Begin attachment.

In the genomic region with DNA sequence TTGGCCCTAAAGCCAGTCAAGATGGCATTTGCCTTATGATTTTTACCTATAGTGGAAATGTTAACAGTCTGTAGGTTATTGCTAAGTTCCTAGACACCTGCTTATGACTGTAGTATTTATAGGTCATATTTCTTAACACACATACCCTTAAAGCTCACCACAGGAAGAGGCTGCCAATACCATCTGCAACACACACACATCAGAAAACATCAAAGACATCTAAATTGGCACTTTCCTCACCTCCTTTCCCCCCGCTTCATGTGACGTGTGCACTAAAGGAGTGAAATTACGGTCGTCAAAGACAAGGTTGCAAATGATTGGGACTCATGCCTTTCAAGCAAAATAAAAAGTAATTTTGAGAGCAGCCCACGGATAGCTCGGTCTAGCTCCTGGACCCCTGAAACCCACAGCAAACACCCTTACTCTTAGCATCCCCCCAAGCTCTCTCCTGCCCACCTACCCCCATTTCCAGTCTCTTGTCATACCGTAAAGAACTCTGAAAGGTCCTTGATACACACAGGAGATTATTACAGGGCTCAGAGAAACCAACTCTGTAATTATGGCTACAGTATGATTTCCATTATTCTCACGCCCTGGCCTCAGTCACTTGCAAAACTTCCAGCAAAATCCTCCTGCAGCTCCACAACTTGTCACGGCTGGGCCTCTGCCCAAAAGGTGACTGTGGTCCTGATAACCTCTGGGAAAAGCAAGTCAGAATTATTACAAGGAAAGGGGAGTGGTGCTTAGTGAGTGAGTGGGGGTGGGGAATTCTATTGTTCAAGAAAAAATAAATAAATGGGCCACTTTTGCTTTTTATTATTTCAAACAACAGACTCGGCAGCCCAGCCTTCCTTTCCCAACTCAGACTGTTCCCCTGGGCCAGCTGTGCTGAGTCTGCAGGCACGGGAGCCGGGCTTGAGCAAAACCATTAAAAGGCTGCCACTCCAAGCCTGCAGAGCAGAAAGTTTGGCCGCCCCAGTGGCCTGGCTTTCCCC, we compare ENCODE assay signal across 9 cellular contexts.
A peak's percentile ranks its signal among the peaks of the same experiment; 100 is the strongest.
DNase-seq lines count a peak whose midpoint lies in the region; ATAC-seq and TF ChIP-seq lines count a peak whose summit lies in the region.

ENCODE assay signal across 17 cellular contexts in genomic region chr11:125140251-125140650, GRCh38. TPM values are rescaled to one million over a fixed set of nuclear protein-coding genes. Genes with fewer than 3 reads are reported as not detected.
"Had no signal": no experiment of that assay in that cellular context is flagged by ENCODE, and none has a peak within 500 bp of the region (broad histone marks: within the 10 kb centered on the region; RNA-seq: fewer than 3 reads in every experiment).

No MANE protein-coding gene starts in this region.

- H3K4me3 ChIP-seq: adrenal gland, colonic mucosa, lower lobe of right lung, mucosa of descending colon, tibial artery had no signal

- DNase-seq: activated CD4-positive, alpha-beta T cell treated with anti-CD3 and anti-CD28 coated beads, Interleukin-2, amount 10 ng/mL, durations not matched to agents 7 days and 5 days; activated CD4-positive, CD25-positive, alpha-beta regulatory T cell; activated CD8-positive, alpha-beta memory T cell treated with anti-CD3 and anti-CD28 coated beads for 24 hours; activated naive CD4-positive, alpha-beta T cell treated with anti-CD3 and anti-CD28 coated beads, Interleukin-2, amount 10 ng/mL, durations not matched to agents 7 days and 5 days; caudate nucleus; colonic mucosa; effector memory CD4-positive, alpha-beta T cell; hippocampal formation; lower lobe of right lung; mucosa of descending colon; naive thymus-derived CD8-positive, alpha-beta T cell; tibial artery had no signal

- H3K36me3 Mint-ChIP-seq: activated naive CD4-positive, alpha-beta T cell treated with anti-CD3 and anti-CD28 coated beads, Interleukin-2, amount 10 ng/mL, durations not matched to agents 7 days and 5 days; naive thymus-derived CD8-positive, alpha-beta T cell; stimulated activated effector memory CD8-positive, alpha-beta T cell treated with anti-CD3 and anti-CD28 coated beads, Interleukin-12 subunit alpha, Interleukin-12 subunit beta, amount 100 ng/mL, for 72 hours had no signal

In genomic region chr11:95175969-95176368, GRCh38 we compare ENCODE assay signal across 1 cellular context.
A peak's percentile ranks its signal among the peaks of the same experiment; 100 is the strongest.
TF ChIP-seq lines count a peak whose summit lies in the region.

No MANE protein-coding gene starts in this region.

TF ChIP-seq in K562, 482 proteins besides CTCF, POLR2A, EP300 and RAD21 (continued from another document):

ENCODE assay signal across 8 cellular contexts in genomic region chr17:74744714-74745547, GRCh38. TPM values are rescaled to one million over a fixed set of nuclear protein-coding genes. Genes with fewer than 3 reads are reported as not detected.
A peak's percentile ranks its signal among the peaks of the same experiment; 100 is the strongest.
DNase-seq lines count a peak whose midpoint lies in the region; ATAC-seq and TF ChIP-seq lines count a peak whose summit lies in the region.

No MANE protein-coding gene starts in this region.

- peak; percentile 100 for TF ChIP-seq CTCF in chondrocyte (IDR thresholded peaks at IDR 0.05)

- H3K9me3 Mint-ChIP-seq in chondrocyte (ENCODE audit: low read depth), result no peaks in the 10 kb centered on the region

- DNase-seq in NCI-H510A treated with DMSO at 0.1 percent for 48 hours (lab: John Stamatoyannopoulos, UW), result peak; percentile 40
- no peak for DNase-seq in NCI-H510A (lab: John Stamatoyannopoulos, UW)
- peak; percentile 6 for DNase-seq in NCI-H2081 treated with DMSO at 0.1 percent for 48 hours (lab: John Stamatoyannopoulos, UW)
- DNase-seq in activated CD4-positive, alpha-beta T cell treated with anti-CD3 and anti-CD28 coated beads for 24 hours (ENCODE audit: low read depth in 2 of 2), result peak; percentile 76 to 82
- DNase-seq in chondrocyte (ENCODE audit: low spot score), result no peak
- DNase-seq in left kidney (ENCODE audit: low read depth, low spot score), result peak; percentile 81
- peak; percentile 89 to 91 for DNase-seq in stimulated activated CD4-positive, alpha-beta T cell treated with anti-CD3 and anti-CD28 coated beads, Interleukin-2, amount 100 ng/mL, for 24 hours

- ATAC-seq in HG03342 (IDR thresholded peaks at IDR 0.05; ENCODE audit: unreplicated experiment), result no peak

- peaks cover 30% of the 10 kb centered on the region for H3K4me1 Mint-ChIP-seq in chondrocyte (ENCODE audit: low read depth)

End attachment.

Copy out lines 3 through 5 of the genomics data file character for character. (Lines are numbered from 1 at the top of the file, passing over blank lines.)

DNase-seq lines count a peak whose midpoint lies in the region; ATAC-seq and TF ChIP-seq lines count a peak whose summit lies in the region.

ENCODE assay signal across 17 cellular contexts in genomic region chr11:125140251-125140650, GRCh38. TPM values are rescaled to one million over a fixed set of nuclear protein-coding genes. Genes with fewer than 3 reads are reported as not detected.
"Had no signal": no experiment of that assay in that cellular context is flagged by ENCODE, and none has a peak within 500 bp of the region (broad histone marks: within the 10 kb centered on the region; RNA-seq: fewer than 3 reads in every experiment).